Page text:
I continue to be amazed by the calibre of the women I meet through this column. And Victoria Lennox is no exception.
As the Co-Founder and CEO of Startup Canada,Victoria has accomplished so much in such a short timeframe that it is almost mind boggling.
Victoria is the co-founder of Startup Canada, Canada's first-ever, entrepreneur-lead, national startup movement. In doing so, Victoria is the catalyst of a national grassroots network of local Startup Communities.
I always knew I wanted to be of service
A short list of her most notable accomplishments includes:
- Recognized by PROFIT Magazine as one of Canada's Top 30 entrepreneurs, 2012
- First Canadian, and one of the youngest recipients, of a Queen’s Award for Enterprise Promotion on the recommendation of the British Prime Minister for pioneering a grassroots youth entrepreneurship movement in the United Kingdom called the National Consortium of University Entrepreneurs (NACUE). Today, NACUE is the centerpiece of the UK's youth entrepreneurship ecosystem, supporting more than 55,000 higher & further education students & graduates across more than 100 institutions
- In 2009 alone Victoria was awarded:
- the SFEDI ‘Enterprise Support Network Builder’ award,
- ‘Overall Enterprise Champion of the Year" award and was recognized as a ‘Champion of Entrepreneurial Britain’,
- ‘Top 30 Under 30’ by Real Business Magazine
- ‘One to Watch’ by Spectator Business
- 1st woman President of Oxford Entrepreneurs at the Said Business School in the United Kingdom. While President she founded:
- a Bootcamp
- Oxford Women in Business
- Oxford SIFE, which focused on a special series on clean technology
- and laid the foundation for opening the first student-led business incubator in the UK
How did she accomplish all of this, so early in her career?
"I have always had an entrepreneurial mindset," explains Victoria. "The ability to create value and use that to manifest what you want in life is something that comes instinctively to me. Additionally, I have always wanted to be of service to others." In fact, being of service is how Victoria started her career: she traveled to Ghana while working with Women in Progress (now called Global Mamas). "The opportunity to be of service supporting women in another continent was very appealing," Victoria explains.
You can be of service through entrepreneurship
Victoria holds a Master's of Science, Global Governance & Diplomacy, Development Studies from the University of Oxford, along with a Bachelor of Social Science, Honours in Political Science with a Concentration in Governance and Public Policy from the University of Ottawa. "I have taken my policy and governance experience to entrepreneurship, essentially becoming a social entrepreneur, and used my background to make startups successful," advises Victoria. "I am invested in not only entrepreneurship but also in building communities, innovation, humanity, jobs, and economic impact: a complete business vision."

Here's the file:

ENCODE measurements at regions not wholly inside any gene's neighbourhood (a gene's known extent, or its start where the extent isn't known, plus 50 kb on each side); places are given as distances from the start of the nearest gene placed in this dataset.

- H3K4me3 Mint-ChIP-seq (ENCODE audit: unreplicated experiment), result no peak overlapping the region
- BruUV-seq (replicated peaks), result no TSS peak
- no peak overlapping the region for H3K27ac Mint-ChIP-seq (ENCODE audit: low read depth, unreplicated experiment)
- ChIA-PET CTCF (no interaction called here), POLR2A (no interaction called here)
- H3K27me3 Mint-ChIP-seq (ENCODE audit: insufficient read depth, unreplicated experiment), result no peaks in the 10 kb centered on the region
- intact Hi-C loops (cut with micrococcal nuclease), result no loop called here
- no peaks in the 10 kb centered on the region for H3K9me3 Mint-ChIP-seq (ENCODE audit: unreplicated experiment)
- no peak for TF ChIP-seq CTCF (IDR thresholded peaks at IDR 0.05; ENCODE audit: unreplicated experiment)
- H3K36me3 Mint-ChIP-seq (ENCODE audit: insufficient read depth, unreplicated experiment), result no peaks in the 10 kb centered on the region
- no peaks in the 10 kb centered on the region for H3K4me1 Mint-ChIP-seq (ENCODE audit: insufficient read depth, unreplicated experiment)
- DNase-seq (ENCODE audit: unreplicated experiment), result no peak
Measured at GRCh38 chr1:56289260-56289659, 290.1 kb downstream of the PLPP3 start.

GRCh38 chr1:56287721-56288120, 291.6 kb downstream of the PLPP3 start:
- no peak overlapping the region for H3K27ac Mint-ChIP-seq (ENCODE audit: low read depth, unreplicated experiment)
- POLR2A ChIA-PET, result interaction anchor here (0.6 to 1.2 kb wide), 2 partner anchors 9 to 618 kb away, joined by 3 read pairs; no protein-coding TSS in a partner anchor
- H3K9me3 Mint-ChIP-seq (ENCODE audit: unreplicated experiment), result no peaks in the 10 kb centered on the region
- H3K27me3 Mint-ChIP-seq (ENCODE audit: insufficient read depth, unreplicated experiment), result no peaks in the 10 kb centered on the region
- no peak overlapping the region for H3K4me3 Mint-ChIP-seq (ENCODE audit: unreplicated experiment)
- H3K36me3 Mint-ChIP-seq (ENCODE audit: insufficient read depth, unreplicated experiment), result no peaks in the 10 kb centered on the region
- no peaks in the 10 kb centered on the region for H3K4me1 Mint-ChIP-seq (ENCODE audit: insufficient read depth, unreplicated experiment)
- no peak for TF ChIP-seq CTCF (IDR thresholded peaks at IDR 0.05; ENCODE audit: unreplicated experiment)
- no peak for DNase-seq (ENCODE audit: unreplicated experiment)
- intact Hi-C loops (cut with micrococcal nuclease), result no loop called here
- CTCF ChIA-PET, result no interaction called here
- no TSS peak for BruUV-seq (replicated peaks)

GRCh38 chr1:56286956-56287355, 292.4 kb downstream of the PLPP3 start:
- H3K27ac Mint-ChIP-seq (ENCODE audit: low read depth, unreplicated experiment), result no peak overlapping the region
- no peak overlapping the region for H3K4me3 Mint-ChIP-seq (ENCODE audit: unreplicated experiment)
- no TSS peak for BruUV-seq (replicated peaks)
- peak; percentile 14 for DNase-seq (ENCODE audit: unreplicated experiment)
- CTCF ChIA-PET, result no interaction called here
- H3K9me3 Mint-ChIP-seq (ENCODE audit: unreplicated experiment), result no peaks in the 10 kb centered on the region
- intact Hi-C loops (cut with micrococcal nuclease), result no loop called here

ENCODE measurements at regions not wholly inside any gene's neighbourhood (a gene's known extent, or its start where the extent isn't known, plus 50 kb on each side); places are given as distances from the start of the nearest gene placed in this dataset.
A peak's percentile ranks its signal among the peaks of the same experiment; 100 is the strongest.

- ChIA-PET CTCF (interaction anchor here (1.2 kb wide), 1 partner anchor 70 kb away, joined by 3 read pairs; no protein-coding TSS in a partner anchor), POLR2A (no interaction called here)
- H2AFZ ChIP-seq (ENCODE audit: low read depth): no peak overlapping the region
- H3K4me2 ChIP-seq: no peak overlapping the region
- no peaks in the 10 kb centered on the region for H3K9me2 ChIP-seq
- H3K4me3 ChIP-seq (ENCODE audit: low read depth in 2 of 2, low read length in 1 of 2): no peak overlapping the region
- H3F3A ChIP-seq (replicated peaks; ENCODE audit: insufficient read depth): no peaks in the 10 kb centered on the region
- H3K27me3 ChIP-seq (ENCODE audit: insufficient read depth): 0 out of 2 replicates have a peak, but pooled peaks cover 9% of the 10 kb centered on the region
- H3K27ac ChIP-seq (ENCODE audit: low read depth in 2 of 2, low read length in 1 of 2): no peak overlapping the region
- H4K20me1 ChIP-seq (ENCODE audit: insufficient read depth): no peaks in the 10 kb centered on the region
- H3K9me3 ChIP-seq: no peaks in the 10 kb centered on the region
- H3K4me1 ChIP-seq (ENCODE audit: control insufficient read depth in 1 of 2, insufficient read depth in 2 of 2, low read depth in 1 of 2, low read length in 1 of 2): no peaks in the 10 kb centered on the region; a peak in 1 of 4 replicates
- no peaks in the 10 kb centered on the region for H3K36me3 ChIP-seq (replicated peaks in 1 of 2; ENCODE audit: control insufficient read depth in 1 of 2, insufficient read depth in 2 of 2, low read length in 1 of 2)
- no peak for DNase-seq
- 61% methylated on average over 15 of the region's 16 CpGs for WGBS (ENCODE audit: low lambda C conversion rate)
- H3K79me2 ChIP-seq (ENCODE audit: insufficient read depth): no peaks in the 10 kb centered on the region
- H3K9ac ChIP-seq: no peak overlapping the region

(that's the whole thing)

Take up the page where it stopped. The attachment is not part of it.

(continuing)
"Entrepreneurship is a mindset you use to manifest what you want in life," explains Victoria. "Mine is for social good and building communities and connections between people for the greater good of everyone."
Entrepreneurs thrive when they are in a network
Having contributed greatly to social and business causes globally, Victoria wanted to come home to Canada. "There are many countries globally that have proven startup and entrepreneur support success. I wanted to recreate this here at home," Victoria explains. "And, these countries rely heavily on government backing and funding to support startups and entrepreneurship. Canada is an amazing place to build a startup nation; we have the incubators, we have the talent, we have investment. Things are going very well in Canada, but why aren't we doing more?" she asks.
Fail and inhale
This interest manifested into the creation of Startup Canada. "Startup Canada is entrepreneur-driven and entrepreneur-lead. It's also a grassroots organization, and is not government backed or financed," explains Victoria. For the first year Victoria was in a pre-startup phase, trying to get Startup Canada launched. "I looked at Startup Britain, Startup America, and Startup Chile and saw that they relied on government funding. I wanted Startup Canada to be entirely entrepreneur-lead and grassroots," explains Victoria. "Startup Britain and Startup America are both gone, that makes Canada the second oldest startup nation after Chile, and there are now more than 50 startup nations worldwide."
It's amazing what happens when you ask people
She had no network and was amazed when people started helping her. One of the first books she read during this period was "Why Mexicans don't drink Molson" by Andrea Campbell. Victoria met with her, told her about the idea of Startup Canada and Andrea opened up her rolodex, which included an introduction to notable Ottawa entrepreneur Dr. Adam Chowaniec as well as Rick Spence from the National Post. These introductions helped Victoria create 200 partnerships before launching Startup Canada. The launch included a national tour consisting of 200 events in 40 communities with over 20,000 entrepreneurs.
"We want Startup Canada to be an inclusive community; there is no place for clicks. It's all about opening up the network. Entrepreneurs thrive when they are in a network," Victoria enthuses. The goal is to have 100 new community organizations across Canada this year to help build the Startup Canada network.
Start with what you have
Although Startup Canada takes up a lot of her time, Victoria does spend time doing things she loves. "I love to spend time with youth," Victoria explains. "I will never say no to youth." Additionally, she is looking forward to taking the time to get back into running and yoga.
Her advice for others who want to start something of their own? "You will never have enough money, time or confidence, but start where you are with what you have."